Build a Typing Master Game in C#

This is a basic typing game concept. The form will display random letters. If the player types one of them, it disappears and the accuracy rate goes up. If the player types an incorrect letter, the accuracy rate goes down. As the player keeps typing letters, the game goes faster and faster, getting more difficult with each correct letter. If the form fills up with letters, the game is over!


Set up the Timer control:
Did you notice how your Timer control didn’t show up on your form? That’s because the Timer is a non-visual control. It doesn’t actually change the look and feel of the form. It does exactly one thing: it calls a method over and over again. Set the Timer control’s Interval property to 800, so that it calls its method every 800 milliseconds. Then double-click on the timer1 icon in the designer. The IDE will do what it always does when you double-click on a control: it will add a method to your form. This time, it’ll add one called timer1_Tick. Here’s the code for it:

private void timer1_Tick(object sender, EventArgs e)

    // Add a random key to the ListBox
    listBox1.Items.Add((Keys)random.Next(65, 90));
    if (listBox1.Items.Count > 7)
        listBox1.Items.Add(“Game over”);

Add a class to keep track of the player stats. If the form is going to display the total number of keys the player pressed, the number that were missed and the number that were correct, and the player’s accuracy, then we’ll need a way to keep track of all that data. Sounds like a job for a new class! Add a class called Stats to your project. It’ll have four int fields called Total, Missed, Correct, and Accuracy, and a method called Update with one bool parameter: true if the player typed a correct letter that was in the ListBox, or false if the player missed one.

Create Stats:  Total    Missed    Correct   Accuracy   Update()
class Stats
    public int Total = 0;
    public int Missed = 0;
    public int Correct = 0;
    public int Accuracy = 0;
    public void Update(bool correctKey)
       if (!correctKey)
        Accuracy = 100 * Correct / (Missed + Correct);

Add fields to your form to hold a Stats object and a Random object. You’ll need an instance of your new Stats class to actually store the information, so add a field called stats to store it. And you already saw that you’ll need a field called random—it’ll contain a Random object. Add the two fields to the top of your form:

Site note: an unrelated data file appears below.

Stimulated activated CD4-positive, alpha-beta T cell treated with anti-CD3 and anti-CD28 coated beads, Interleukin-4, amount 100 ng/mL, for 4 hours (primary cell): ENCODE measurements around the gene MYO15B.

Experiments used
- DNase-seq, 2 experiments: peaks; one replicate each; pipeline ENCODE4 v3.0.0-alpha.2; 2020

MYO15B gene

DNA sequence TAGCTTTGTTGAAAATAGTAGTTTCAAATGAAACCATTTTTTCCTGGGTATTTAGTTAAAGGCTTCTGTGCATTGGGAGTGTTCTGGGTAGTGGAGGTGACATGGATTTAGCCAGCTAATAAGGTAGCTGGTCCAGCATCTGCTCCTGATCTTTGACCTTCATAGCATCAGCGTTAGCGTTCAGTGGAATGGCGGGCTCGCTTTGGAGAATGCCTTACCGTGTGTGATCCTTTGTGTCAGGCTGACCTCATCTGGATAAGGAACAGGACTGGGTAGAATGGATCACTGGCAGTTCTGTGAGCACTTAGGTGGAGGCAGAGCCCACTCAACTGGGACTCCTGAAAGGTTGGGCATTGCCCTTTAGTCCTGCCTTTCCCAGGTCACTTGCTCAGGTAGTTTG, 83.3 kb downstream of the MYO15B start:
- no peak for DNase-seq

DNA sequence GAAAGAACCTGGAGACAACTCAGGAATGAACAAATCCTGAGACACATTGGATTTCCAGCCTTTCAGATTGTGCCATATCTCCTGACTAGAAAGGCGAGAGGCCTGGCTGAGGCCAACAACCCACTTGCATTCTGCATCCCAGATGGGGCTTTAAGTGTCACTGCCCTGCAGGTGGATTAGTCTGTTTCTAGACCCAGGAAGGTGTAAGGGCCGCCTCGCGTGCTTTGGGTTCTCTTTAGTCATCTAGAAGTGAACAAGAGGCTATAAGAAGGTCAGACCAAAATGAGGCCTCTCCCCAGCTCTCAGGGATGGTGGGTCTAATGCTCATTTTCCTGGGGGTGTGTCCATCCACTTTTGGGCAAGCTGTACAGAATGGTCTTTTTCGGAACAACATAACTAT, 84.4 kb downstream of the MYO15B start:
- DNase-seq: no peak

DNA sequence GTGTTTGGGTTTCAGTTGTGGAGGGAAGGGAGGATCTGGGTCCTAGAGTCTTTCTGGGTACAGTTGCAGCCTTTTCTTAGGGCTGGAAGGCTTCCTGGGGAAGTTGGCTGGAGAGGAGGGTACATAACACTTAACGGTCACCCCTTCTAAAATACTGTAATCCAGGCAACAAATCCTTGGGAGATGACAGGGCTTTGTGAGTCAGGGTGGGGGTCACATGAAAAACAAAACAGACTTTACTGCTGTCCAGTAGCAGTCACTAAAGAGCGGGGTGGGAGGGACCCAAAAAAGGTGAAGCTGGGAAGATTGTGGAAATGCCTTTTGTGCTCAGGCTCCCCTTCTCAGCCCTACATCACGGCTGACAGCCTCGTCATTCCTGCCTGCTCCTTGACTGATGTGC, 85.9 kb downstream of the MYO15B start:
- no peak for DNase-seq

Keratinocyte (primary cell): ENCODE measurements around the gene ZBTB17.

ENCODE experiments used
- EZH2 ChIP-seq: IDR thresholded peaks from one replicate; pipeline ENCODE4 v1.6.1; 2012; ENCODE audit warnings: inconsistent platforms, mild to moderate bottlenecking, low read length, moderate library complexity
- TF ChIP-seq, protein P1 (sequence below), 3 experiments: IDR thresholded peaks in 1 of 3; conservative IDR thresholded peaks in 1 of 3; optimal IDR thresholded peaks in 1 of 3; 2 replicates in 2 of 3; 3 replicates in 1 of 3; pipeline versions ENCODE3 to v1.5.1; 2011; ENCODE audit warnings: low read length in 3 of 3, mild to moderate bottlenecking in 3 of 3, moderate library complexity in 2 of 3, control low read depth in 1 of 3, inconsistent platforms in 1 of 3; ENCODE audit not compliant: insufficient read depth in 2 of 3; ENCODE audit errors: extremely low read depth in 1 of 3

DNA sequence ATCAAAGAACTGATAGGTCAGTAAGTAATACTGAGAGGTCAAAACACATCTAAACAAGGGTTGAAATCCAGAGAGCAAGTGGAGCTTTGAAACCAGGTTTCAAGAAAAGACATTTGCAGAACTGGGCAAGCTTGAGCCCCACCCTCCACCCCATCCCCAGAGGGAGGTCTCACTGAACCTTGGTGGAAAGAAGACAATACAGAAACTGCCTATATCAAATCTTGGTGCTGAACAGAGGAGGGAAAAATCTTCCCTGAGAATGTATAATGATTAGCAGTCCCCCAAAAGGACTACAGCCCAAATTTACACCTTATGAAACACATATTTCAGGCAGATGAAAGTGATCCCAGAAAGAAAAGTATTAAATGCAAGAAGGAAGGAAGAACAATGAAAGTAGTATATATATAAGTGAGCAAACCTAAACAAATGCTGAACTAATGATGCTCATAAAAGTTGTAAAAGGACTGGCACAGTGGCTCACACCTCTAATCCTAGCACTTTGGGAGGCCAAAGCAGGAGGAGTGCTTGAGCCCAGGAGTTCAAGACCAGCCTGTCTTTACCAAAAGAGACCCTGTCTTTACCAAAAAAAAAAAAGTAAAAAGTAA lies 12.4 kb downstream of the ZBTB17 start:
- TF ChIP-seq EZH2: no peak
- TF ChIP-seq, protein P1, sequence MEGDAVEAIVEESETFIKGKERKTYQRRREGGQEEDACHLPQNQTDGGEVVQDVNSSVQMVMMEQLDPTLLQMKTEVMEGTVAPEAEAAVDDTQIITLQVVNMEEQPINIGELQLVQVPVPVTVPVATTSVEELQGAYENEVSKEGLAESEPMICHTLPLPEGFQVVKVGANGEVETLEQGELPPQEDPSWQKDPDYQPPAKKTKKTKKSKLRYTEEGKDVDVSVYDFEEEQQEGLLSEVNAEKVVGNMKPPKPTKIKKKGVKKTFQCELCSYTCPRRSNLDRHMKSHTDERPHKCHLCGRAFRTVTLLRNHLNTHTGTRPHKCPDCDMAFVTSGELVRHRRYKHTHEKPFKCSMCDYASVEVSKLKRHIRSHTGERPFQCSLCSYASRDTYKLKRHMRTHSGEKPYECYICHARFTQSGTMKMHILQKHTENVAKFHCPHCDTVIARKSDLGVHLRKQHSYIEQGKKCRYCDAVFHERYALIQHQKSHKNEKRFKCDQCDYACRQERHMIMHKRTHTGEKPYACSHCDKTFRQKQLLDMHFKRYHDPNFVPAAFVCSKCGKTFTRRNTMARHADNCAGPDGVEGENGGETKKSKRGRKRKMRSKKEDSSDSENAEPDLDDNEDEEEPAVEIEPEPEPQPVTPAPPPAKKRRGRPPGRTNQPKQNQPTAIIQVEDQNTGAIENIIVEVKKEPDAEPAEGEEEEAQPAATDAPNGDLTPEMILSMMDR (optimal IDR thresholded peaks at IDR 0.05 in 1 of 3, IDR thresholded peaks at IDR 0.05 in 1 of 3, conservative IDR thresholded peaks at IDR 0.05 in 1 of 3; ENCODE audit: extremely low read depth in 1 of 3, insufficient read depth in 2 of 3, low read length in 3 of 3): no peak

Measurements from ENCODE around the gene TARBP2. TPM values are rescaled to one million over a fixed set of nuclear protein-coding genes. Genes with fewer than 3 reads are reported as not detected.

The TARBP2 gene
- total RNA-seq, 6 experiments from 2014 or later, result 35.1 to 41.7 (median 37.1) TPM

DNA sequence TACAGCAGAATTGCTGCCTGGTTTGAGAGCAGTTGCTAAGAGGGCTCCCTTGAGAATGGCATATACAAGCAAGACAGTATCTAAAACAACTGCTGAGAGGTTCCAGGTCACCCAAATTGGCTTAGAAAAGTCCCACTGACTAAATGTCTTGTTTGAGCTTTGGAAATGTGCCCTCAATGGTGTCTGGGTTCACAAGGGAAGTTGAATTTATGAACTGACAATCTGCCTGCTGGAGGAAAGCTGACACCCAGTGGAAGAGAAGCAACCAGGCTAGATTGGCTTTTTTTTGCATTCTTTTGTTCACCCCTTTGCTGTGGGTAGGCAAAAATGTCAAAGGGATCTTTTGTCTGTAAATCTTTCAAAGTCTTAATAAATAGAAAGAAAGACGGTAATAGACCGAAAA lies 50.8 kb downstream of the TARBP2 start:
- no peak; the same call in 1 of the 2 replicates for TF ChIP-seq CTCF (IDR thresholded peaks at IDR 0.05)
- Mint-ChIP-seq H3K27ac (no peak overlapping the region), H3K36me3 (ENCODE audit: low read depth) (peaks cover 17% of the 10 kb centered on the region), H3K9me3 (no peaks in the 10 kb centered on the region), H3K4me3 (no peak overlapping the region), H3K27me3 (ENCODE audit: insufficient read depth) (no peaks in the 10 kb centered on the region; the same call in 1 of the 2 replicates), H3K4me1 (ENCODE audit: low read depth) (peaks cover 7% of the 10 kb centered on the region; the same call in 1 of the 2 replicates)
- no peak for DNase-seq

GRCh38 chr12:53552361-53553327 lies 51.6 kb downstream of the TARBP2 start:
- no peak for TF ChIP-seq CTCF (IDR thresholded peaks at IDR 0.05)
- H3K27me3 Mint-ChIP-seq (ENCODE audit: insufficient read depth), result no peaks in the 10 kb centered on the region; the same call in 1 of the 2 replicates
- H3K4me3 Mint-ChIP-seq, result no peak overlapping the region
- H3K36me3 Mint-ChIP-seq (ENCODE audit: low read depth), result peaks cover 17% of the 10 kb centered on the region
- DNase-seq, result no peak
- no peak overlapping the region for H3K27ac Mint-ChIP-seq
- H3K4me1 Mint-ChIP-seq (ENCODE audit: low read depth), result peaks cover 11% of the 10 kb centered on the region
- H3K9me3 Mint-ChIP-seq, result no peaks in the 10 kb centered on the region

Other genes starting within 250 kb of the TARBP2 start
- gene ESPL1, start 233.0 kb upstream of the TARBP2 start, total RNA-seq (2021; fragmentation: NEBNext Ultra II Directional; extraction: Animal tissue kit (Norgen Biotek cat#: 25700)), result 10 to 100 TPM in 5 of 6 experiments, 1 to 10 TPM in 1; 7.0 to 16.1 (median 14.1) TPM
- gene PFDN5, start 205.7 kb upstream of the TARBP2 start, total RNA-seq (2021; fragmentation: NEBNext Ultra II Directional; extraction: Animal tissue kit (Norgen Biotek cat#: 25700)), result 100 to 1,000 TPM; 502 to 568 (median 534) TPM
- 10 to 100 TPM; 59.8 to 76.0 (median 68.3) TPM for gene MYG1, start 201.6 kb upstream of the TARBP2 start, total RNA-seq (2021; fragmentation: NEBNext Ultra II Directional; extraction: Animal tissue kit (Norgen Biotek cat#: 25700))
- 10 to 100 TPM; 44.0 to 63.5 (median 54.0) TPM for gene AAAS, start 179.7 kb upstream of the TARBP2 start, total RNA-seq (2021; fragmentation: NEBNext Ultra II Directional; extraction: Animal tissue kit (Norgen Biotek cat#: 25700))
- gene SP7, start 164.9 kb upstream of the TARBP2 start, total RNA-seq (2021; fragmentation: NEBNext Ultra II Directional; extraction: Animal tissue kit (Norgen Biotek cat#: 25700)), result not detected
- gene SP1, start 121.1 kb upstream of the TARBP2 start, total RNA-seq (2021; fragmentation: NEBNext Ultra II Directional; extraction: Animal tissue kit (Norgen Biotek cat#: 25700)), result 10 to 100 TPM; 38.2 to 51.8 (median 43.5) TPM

public partial class Form1 : Form
Random random = new Random();
Stats stats = new Stats();

Handle the keystrokes.
There’s one last thing your game needs to do: any time the player hits a key, it needs to check if that key is correct (and remove the letter from the ListBox if it is), and update the stats on the StatusStrip. Go back to the form designer and select the form. Then go to the Properties window and click on the lightning bolt  button. Scroll to the KeyDown row and double-click on it. This tells the IDE to add a method called Form1_KeyDown() that gets called every time the user presses a key. Here’s the code for the method:

private void Form1_KeyDown(object sender, KeyEventArgs e)
    // If the user pressed a key that's in the ListBox, remove it
    // and then make the game a little faster
    if (listBox1.Items.Contains(e.KeyCode))
        if (timer1.Interval > 400)
        timer1.Interval -= 10;
        if (timer1.Interval > 250)
        timer1.Interval -= 7;
        if (timer1.Interval > 100)
        timer1.Interval -= 2;
        difficultyProgressBar.Value = 800 - timer1.Interval;
        // The user pressed a correct key, so update the Stats object
        // by calling its Update() method with the argument true
        // The user pressed an incorrect key, so update the Stats object
        // by calling its Update() method with the argument false
        // Update the labels on the StatusStrip
        correctLabel.Text = "Correct: " + stats.Correct;
        missedLabel.Text = "Missed: " + stats.Missed;
        totalLabel.Text = "Total: " + stats.Total;
        accuracyLabel.Text = "Accuracy: " + stats.Accuracy + "%";

Run your game.
Your game’s done! Give it a shot and see how well you do. You may need to adjust the font size of the ListBox to make sure it holds exactly 7 letters, and you can change the difficulty by adjusting the values that
are subtracted from timer1.Interval in the Form1_KeyDown() method.

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